Geirangerfjord Cruise Port: Geiranger – Hellesylt - Stranda
Sustainable development and management
The Geirangerfjord is inscribed on the UNESCO List of Natural World Heritage Sites and is one of Norway’s most attractive cruise destinations – and a proud member of Cruise Norway. This creates great expectations with regard to maintaining an appropriate balance between managing tourism and environmental considerations. We who live in this area are dependent on delivering a quality product to you, the customer, which involves a great responsibility on our part. This responsibility is what forms the basis for sustainable tourism.
We market a glossy image of clean, unspoiled nature, and a spectacular landscape, which tourists from all over the world are queuing up to experience – and which they expect to have delivered.
Today, our local area is at times put under great strain, and we also have a demanding infrastructure and challenging traffic systems. We have villages and communities with narrow streets and constrained central areas where logistics are supposed to function perfectly and the local populace to master the role of hospitable hosts at all times.
We in the Geirangerfjord and surrounding area have prepared a strategy in response to the increased focus on environmental problems caused by tourist traffic in the area. The pollution of the physical environment, both on land and at sea, has received significant media attention in recent years, and we must therefore exercise extra caution when it comes to potential sources of pollution.
We have an inland climate with relatively little fresh air influx and, with a warm summer climate and little wind, this can detract from the experience of the natural surroundings. In the 2010 season, measurements were taken of the water quality in the fjord, including filming of the fjord bed, as well as measurements of the air quality. The conclusion was that there is no pollution risk – the Geirangerfjord has a clean bill of health. This s a good statement for cruiselines.
Simultaneously with the environmental investigations and reports commissioned by the Geirangerfjord World Heritage Foundation, in partnership with the Port Authority and others we are seeking to recruit contributors to a major specific project. While it is important to ensure that all such activities are locally anchored, we also welcome the contributions of external participants.
What we are one hundred per cent sure of is that everything costs money and funding has to be prioritised – but we have no plans to increase the fees and charges in the area over and above normal price rises.
Challenge number 1 in the Geirangerfjord area is, in principle, the overall traffic situation, air quality, and discharges and emissions, including those from bus traffic. The flow of traffic in the fjord is, however, going smoothly and Stranda Port Authority is working continuously with quality assurance, environmental protection, and new investment.
Challenge number 2 is the frequent incidence of negative and partially incorrect claims about the physical environment, especially in Geiranger.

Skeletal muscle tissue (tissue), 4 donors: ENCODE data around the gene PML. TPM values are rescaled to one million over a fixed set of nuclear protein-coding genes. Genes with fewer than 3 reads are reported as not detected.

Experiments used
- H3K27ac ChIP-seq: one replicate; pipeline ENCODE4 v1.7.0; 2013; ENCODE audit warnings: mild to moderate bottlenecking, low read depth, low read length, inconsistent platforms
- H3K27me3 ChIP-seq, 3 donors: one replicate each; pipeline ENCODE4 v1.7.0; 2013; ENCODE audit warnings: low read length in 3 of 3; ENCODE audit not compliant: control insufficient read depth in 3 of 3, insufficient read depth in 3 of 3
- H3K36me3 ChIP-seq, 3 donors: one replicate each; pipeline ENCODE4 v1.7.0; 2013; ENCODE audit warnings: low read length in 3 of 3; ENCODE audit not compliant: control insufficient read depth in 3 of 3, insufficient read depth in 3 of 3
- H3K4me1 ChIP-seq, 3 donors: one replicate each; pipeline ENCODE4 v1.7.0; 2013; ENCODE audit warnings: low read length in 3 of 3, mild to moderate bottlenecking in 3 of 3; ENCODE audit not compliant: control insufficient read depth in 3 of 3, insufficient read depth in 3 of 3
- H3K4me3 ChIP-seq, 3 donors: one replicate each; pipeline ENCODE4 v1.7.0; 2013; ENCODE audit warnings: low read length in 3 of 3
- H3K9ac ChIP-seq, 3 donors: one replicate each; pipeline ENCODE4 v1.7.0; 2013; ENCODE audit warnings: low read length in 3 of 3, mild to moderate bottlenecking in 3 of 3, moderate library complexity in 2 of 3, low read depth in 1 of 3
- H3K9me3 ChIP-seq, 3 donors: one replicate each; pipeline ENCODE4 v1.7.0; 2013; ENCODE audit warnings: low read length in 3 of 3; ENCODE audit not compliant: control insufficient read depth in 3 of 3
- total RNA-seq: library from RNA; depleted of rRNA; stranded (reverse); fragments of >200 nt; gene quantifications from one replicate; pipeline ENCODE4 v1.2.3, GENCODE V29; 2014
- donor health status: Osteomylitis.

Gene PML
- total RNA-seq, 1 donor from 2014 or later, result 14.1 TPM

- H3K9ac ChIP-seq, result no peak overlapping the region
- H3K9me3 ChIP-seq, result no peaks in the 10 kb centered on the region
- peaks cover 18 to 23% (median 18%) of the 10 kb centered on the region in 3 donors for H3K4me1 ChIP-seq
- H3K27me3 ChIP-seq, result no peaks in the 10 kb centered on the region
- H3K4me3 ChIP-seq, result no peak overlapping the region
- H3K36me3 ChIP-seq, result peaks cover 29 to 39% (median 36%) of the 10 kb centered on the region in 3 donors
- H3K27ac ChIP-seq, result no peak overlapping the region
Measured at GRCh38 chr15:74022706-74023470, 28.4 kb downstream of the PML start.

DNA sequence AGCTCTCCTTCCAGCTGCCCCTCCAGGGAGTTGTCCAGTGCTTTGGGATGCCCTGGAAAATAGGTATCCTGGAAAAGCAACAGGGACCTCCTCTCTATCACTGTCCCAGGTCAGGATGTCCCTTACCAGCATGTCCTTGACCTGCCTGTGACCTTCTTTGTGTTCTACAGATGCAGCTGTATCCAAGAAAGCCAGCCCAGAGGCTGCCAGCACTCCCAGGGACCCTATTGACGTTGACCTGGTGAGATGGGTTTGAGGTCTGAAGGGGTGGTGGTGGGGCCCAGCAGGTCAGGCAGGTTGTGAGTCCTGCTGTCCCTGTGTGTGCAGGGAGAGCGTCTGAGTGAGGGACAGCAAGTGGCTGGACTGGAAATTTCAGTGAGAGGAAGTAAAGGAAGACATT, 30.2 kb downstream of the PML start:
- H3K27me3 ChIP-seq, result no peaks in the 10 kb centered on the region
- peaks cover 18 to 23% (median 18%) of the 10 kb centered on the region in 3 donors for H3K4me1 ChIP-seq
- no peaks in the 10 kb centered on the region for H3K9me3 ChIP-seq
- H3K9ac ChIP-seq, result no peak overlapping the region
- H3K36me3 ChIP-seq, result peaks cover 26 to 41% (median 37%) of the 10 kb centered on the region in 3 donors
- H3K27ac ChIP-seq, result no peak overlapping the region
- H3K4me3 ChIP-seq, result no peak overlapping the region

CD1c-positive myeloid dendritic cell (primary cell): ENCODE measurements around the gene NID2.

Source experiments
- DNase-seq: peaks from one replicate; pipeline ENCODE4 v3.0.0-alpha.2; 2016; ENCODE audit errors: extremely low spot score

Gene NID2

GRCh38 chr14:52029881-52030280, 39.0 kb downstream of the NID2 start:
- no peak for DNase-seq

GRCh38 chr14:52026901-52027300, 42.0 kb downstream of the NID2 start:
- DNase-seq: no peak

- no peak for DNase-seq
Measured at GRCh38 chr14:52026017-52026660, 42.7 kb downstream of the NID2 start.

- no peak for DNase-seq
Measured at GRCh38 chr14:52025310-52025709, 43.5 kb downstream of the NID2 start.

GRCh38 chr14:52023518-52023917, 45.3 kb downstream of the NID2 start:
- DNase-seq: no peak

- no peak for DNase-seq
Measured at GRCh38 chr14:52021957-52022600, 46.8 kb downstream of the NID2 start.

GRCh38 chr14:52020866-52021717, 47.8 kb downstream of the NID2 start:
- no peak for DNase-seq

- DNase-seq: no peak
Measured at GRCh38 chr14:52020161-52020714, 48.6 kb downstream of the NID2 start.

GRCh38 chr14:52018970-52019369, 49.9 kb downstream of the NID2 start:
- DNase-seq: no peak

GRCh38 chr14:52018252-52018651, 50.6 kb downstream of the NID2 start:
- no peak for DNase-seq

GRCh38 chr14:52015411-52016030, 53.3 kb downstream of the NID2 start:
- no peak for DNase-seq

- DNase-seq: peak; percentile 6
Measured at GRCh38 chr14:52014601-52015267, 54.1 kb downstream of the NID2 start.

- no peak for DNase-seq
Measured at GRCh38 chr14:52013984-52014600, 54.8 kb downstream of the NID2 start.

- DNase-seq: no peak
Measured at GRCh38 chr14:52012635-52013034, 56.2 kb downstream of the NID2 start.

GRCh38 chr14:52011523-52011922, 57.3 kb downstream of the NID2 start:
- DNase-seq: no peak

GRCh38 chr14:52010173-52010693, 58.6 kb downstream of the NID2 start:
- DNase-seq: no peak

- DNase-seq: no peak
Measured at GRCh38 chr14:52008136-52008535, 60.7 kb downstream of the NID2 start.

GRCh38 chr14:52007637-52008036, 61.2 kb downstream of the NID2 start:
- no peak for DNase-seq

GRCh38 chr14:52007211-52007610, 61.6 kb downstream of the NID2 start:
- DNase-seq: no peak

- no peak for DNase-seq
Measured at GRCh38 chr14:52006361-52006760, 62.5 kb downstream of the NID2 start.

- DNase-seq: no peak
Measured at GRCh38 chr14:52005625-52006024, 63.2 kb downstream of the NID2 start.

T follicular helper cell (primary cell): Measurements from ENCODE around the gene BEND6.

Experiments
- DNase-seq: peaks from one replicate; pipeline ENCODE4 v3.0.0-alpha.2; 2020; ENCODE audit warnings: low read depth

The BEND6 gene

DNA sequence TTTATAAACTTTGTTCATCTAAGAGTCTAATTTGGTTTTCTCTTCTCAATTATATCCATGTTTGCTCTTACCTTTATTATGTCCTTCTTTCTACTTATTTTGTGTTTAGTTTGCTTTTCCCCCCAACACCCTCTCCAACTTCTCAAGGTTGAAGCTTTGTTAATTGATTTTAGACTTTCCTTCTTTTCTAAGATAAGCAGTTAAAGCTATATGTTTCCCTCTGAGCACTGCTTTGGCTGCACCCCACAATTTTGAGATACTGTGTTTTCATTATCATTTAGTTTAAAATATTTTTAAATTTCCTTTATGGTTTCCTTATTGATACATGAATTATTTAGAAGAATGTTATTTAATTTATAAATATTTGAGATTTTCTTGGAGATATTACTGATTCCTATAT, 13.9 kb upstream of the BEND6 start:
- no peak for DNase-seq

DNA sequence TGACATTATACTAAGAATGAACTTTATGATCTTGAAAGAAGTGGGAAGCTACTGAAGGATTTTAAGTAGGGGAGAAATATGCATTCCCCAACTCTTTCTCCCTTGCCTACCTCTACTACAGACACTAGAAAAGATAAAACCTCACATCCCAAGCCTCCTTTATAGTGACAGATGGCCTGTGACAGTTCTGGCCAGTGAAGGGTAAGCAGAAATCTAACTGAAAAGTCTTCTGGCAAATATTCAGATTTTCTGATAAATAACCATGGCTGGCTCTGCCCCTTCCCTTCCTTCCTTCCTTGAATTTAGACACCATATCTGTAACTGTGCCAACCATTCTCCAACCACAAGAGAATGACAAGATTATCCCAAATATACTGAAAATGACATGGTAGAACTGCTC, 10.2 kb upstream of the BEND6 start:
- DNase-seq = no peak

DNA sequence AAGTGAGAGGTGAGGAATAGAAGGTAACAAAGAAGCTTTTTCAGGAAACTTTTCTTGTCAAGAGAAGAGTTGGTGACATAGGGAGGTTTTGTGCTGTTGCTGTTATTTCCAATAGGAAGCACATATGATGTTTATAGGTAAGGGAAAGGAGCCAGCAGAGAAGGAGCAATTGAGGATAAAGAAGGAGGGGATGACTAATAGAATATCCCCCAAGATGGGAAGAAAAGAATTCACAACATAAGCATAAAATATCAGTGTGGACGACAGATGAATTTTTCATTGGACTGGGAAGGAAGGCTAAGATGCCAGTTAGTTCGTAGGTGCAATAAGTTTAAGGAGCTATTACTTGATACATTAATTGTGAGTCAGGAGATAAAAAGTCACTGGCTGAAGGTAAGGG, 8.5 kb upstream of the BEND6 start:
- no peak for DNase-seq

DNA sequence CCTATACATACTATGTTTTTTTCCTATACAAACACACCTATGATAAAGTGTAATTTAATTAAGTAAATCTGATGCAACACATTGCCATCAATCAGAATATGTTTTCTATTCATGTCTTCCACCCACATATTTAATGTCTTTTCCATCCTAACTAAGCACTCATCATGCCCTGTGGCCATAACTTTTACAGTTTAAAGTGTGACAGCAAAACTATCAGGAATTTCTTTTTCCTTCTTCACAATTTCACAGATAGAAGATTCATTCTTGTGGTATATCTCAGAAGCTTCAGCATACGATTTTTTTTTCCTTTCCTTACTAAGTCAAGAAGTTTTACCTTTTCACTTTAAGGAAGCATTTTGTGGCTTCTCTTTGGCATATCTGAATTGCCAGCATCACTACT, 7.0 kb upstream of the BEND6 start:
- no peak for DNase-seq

We have some key points in this respect that we would like to bring to your attention:
Hellesylt is currently atender port used in combination with Geiranger, but which will have a new, 114-metre quay ready for the 2012 season. This represents an investment of approximately 50 million Norwegian kroner.
Stranda has a new quay undergoing construction, and the destination itself also has one of the finestskiing facilities in Europe.
Geiranger Port is a well-known and well-functioning tender port with three anchoring positions depending on the size of vessel. There are plans here for new disembarkation facilities, made possible by the use of new quay technology. The planning work will be ongoing for the next 2-3 years.
Our greatest wish in Geiranger is to be able to offer environmentally-friendly tender facilities (powered by electricity, hydrogen and/or hybrid-powered), in cooperation with the supplier.
We aim to cooperate with stakeholders who have already executed various environmental initiatives, and we will map customer requirements and ensure satisfactory documentation.
We will maintain good working relations with the Norwegian Coastal Administration with respect to anchorage plans.
We will continue our work begun in 2007 in controlling traffic entering the area where we have three clear anchoring sites in Geiranger and the maximum number of cruise passengers is about 5,000.
We will work together with tour operators and ship owners to spread the traffic and actively use the cruise calendar on Cruise Norway’s website.
”Soft mobility holidays” is an exciting project being planned under the auspices of the Geiranger World Heritage Foundation. This is an environmentally-friendly initiative that we hope can contribute to changing people’s behaviour and to positive perceptions of the use of electric transport. Initially, this will mean using electric cars, buses, scooters and bicycles.
Value creation happens when everyone’s contribution is valued, and it is absolutely essential that we create the conditions for teamwork and involvement. By “we”, I mean the Norwegian government, local stakeholders and authorities, politicians, destination organisations, and users. This is a laborious task, but by using communication and information, and by exchanging experience, we are convinced that it is possible to find a common understanding and the motivation to promote sustainable tourism.
A clear framework of reference and allocation of responsibilities are also important. Expectations must be clearly set out.
Geirangerfjord Cruiseport looks forward to a good relationship, a common understanding and a shared focus on a clean environment in the future – and good business.
Thank you for your attention.